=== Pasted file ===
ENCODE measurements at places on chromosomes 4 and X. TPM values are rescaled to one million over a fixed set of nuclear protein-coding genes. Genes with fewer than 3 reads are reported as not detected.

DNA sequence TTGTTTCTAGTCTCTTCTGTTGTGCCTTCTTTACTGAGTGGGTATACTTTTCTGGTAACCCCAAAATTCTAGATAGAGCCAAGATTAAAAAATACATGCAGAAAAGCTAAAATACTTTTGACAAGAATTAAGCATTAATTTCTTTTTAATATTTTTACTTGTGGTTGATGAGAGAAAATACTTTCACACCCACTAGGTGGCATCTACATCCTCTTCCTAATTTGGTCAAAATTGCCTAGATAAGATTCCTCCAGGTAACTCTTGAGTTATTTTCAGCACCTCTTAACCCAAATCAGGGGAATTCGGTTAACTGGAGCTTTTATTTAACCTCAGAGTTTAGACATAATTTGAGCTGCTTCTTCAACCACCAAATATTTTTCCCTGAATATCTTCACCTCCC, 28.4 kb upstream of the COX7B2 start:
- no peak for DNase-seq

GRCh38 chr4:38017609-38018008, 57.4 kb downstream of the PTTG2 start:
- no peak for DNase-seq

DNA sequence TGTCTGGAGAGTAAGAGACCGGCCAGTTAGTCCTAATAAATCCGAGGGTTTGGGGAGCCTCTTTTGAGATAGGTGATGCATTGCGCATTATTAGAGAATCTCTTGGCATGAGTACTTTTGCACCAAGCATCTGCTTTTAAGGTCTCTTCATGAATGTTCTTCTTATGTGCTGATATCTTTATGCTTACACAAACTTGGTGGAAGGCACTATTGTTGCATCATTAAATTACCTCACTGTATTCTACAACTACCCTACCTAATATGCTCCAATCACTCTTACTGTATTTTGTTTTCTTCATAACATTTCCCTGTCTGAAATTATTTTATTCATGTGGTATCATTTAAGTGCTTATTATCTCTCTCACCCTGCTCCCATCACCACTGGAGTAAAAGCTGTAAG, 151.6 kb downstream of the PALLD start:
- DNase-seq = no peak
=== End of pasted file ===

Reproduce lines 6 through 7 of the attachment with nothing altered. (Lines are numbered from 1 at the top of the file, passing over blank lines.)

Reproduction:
DNA sequence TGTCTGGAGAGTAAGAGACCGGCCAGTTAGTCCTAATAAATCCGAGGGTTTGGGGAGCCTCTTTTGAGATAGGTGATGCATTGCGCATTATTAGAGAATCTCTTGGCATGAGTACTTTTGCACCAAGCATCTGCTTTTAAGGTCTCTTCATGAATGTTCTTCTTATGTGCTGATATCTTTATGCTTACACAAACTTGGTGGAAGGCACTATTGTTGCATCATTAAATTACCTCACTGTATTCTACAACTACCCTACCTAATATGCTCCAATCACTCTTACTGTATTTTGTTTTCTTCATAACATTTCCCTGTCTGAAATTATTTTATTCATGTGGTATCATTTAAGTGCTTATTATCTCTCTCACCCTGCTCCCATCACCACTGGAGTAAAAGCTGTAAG, 151.6 kb downstream of the PALLD start:
- DNase-seq = no peak